The book opens with this declaration: ‘When I was 28 years old, I boldly declared myself lesbian. I was a teaching associate in one of the first and strongest Women’s Studies Departments in the nation’.

She considered Christians bad thinkers and anti-intellectual, but they also scared her: ‘Here is one of the deepest ways Christians scared me: the lesbian community was home and home felt safe and secure; the people that I knew best and cared about were in that community; and finally, the lesbian community was accepting and welcoming while the Christian community appeared (and too often is) exclusive, judgmental, scornful, and afraid of diversity’.

Like a train wreck

This book shows how God brought her to himself through the loving and gentle friendship of a pastor and her devouring of the Bible. It was not an easy transition; she refers to her conversion like experiencing a train wreck, as she moved from radical feminism to being married to a pastor of a Reformed Presbyterian Church (unaccompanied psalm singing). Yet this book is so much more than the story of her conversion, albeit a powerful witness to the way God transforms the most unexpected people. It looks at issues of sexuality and witness to the gay community, but it is not a book primarily about the gay issue, although it is worth reading for that alone.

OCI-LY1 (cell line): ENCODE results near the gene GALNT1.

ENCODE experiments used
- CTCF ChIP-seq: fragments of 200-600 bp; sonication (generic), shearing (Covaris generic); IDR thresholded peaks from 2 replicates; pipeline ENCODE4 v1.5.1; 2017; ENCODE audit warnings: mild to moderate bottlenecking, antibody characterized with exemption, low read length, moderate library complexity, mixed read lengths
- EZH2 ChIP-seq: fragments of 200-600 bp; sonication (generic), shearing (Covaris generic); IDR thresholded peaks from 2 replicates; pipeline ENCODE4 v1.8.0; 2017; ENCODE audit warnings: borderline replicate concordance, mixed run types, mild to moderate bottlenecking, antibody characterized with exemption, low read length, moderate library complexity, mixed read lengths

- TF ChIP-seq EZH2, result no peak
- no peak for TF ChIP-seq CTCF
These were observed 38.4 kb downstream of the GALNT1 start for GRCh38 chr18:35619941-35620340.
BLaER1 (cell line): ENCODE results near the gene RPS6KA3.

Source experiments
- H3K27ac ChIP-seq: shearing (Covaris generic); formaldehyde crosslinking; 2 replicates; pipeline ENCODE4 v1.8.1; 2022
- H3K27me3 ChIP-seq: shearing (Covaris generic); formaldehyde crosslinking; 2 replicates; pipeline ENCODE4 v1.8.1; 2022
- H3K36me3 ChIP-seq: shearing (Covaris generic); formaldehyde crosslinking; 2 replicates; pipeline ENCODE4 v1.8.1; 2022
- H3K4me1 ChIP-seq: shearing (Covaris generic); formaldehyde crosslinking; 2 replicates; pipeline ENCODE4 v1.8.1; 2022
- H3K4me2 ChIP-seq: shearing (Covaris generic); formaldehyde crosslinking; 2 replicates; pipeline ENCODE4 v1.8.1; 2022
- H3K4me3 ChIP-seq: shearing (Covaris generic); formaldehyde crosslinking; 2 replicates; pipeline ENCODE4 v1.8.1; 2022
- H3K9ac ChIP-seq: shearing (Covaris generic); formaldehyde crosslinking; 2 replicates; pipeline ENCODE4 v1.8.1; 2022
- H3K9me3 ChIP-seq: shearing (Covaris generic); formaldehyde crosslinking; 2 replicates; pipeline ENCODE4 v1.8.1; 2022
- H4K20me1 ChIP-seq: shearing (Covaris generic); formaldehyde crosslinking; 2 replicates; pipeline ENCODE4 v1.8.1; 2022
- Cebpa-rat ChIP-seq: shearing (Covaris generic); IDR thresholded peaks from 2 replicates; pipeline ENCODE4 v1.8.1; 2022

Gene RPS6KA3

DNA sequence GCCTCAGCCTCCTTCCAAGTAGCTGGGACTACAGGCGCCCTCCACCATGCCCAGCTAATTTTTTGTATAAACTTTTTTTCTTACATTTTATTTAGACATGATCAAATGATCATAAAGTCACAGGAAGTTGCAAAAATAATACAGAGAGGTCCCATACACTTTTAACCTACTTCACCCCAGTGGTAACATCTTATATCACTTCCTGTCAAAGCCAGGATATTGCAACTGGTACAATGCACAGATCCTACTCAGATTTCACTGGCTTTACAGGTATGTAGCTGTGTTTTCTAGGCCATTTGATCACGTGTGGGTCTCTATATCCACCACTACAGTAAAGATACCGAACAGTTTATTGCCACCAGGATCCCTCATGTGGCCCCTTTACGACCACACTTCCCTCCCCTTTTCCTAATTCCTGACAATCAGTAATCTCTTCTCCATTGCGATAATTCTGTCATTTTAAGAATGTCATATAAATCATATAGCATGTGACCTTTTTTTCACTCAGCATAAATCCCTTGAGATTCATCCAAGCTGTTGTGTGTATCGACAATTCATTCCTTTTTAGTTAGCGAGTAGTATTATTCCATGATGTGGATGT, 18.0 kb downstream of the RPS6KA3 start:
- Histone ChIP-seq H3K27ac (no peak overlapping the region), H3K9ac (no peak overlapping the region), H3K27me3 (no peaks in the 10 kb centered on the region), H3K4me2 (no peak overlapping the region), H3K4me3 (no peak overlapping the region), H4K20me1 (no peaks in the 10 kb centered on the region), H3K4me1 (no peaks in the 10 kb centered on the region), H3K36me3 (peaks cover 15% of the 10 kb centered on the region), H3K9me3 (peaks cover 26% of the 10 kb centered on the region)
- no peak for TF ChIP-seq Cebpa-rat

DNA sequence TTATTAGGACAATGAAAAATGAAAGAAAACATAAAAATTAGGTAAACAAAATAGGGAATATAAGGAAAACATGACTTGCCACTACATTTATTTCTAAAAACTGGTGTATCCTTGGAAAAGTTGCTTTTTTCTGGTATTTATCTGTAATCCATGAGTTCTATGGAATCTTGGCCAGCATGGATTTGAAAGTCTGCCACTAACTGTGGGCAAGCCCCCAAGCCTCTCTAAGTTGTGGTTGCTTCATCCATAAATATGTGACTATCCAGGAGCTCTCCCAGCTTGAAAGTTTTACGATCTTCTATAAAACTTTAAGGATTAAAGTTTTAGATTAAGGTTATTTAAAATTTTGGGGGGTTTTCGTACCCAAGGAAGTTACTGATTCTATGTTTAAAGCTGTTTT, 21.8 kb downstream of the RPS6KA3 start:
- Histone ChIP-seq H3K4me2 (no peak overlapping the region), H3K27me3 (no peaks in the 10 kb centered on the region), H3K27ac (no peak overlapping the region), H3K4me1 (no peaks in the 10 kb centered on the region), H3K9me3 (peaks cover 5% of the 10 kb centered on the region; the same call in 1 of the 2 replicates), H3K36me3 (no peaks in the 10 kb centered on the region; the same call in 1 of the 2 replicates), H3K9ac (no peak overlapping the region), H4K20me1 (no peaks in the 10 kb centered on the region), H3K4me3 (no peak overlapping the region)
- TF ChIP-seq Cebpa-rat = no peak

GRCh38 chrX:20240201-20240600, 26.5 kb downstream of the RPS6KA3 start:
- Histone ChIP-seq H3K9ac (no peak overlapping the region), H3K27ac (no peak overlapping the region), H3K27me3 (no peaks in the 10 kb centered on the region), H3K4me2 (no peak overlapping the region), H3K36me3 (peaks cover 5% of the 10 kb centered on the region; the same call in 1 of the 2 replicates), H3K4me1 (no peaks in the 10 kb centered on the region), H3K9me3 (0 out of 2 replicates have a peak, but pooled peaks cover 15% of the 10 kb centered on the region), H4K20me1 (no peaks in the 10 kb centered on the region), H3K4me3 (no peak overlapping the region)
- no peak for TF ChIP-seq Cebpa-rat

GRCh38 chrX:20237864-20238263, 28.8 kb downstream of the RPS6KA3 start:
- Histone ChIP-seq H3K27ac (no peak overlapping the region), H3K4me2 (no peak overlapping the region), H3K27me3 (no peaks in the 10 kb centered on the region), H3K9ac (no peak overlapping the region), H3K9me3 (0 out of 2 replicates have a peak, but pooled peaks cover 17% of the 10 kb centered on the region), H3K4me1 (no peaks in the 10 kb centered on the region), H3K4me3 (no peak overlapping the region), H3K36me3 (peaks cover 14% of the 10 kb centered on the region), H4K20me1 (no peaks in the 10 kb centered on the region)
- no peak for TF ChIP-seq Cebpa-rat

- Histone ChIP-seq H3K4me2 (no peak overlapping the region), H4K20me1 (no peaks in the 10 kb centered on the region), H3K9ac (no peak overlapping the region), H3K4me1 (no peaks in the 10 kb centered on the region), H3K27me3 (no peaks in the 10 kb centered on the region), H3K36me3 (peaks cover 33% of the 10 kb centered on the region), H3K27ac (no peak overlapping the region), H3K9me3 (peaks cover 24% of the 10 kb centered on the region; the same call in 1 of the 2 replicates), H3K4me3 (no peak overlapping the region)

This book shows a person working out their theology having come to church as a total outsider for whom everything must be questioned and grappled with. It looks at what it means to be part of a church, relationships in church, the value of worship, hospitality, and serving others. She examines the principles of Christian marriage, and is a passionate advocate of adoption, fostering and home-schooling. She discusses Bible reading, hermeneutics, worldviews and education. Her perceptions are sharp, witty and thought provoking, I don’t agree with all of her conclusions (if I did I would be in a psalm-singing church), but she makes poignant and pertinent observations.

‘I loved (and love) the Bible, gorging on huge chunks at a time. But these skinny verses, taken out of their rich context, were just sitting there on placards, naked and rude.’

‘Too often the church does not know how to interface with university culture because it comes to the table only ready to moralise and not to dialogue.’

‘I came to believe that my job was not to critique and “receive” a sermon, but to dig into it, to seize its power, to participate with its message, and to steal its fruit.’

‘We in the church tend to be more fearful of the [perceived] sin in the world than of the sin in our own heart. Why is that?’

Finding a friend

I could quote on and on. Reading this book felt like finding a friend. Like all good friends there is room for disagreement, but, like the best friends we have, there is much to learn. Rosaria defies easy categorisation but I believe this book, despite its American context, has much to teach us — and not least how to share the gospel with our gay friends.